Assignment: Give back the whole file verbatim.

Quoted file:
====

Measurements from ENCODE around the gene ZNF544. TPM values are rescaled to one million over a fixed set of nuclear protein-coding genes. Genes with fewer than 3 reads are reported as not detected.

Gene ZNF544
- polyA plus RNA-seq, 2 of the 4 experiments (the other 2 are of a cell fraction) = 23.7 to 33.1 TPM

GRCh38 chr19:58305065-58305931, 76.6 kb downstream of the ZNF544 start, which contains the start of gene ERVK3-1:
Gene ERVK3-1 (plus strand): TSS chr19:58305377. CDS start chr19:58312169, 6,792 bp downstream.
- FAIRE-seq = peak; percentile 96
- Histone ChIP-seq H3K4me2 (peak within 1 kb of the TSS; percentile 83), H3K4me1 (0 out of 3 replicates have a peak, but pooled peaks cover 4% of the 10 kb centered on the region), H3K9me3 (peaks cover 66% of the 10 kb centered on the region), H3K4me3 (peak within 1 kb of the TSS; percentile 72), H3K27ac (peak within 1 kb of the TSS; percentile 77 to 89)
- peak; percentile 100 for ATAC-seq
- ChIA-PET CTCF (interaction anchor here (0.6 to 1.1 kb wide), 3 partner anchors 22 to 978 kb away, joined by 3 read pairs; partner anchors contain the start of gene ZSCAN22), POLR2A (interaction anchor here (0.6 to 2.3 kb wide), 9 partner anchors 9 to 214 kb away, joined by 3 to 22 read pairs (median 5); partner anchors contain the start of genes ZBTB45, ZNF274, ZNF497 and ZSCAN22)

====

Measurements from ENCODE around the gene ZNF544. TPM values are rescaled to one million over a fixed set of nuclear protein-coding genes. Genes with fewer than 3 reads are reported as not detected.

Gene ZNF544
- polyA plus RNA-seq, 2 of the 4 experiments (the other 2 are of a cell fraction) = 23.7 to 33.1 TPM

GRCh38 chr19:58305065-58305931, 76.6 kb downstream of the ZNF544 start, which contains the start of gene ERVK3-1:
Gene ERVK3-1 (plus strand): TSS chr19:58305377. CDS start chr19:58312169, 6,792 bp downstream.
- FAIRE-seq = peak; percentile 96
- Histone ChIP-seq H3K4me2 (peak within 1 kb of the TSS; percentile 83), H3K4me1 (0 out of 3 replicates have a peak, but pooled peaks cover 4% of the 10 kb centered on the region), H3K9me3 (peaks cover 66% of the 10 kb centered on the region), H3K4me3 (peak within 1 kb of the TSS; percentile 72), H3K27ac (peak within 1 kb of the TSS; percentile 77 to 89)
- peak; percentile 100 for ATAC-seq
- ChIA-PET CTCF (interaction anchor here (0.6 to 1.1 kb wide), 3 partner anchors 22 to 978 kb away, joined by 3 read pairs; partner anchors contain the start of gene ZSCAN22), POLR2A (interaction anchor here (0.6 to 2.3 kb wide), 9 partner anchors 9 to 214 kb away, joined by 3 to 22 read pairs (median 5); partner anchors contain the start of genes ZBTB45, ZNF274, ZNF497 and ZSCAN22)